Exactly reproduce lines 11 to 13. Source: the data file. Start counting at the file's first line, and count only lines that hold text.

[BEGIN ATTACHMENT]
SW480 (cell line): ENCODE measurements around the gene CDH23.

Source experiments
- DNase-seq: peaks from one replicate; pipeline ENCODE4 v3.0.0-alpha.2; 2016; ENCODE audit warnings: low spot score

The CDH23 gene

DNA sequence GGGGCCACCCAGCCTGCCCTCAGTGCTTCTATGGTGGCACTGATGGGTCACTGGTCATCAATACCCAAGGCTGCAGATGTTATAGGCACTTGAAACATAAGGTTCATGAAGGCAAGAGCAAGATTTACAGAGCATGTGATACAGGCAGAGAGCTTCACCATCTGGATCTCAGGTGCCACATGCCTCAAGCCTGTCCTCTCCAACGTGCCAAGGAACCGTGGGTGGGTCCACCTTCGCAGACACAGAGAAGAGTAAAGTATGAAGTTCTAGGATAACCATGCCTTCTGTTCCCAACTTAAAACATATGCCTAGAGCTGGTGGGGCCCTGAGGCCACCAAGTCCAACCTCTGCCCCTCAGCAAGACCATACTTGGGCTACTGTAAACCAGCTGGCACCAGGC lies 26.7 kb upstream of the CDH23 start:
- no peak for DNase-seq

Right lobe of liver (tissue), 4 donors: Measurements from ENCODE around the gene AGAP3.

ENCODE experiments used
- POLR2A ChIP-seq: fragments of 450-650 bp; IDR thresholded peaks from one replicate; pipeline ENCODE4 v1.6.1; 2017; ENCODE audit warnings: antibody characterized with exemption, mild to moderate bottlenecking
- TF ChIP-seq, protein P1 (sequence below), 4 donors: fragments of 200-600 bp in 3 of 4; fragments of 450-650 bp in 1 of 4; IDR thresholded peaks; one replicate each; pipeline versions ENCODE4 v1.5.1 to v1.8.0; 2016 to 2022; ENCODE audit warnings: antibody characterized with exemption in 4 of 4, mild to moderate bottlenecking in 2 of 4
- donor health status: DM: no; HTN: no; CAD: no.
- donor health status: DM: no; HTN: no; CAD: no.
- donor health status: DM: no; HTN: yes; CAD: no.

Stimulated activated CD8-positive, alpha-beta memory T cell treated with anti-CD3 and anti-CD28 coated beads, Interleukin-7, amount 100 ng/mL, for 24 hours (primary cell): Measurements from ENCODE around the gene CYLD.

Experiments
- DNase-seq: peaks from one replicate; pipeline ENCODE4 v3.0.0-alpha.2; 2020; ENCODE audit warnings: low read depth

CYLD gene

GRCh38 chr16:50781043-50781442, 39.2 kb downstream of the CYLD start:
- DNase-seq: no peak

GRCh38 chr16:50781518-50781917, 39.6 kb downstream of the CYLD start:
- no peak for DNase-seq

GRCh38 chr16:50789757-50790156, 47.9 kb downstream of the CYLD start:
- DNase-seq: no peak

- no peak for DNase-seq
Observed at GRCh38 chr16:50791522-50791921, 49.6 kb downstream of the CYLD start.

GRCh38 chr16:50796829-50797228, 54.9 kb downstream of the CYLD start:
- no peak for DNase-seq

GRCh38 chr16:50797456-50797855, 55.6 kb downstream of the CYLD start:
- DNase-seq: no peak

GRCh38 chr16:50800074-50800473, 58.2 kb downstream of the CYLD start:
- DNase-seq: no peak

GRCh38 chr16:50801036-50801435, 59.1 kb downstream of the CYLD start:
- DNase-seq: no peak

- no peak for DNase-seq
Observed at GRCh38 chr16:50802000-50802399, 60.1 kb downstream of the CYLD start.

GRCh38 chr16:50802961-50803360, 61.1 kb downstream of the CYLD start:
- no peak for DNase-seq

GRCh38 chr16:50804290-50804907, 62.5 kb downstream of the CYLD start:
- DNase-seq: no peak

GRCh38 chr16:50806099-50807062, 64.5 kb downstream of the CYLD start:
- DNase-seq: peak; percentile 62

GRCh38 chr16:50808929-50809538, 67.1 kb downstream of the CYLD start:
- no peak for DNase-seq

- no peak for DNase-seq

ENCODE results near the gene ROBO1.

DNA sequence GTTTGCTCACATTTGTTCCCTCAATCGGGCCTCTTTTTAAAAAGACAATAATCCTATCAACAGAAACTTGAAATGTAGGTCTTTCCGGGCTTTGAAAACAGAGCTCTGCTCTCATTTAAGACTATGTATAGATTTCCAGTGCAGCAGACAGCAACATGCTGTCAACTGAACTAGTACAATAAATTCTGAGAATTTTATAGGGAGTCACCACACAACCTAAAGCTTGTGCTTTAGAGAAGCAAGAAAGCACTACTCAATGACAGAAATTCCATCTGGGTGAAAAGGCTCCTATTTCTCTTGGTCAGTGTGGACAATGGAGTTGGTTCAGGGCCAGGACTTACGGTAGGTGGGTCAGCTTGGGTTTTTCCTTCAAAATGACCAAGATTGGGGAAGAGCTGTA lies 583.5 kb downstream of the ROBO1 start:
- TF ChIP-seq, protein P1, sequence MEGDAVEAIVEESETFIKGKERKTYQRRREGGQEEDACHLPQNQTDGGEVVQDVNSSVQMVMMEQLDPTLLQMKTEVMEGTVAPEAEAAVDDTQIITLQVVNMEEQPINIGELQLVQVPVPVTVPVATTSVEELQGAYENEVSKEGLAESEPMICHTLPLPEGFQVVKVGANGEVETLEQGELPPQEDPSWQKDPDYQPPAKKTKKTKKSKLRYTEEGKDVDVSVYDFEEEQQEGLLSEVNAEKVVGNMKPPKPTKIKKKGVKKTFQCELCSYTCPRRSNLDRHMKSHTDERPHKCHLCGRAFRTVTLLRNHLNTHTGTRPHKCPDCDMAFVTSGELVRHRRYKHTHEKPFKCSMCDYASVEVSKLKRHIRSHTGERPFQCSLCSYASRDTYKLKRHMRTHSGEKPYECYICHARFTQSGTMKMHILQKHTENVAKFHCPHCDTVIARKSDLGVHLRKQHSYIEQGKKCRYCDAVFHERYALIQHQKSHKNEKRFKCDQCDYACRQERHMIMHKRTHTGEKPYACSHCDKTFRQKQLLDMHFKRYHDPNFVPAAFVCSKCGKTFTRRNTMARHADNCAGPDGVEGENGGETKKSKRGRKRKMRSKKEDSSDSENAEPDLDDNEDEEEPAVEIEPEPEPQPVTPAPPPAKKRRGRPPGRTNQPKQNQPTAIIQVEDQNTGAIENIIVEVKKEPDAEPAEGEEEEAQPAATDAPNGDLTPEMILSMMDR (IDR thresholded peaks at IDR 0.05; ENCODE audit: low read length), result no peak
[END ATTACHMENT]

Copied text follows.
- donor health status: DM: no; HTN: no; CAD: no.
- donor health status: DM: no; HTN: no; CAD: no.
- donor health status: DM: no; HTN: yes; CAD: no.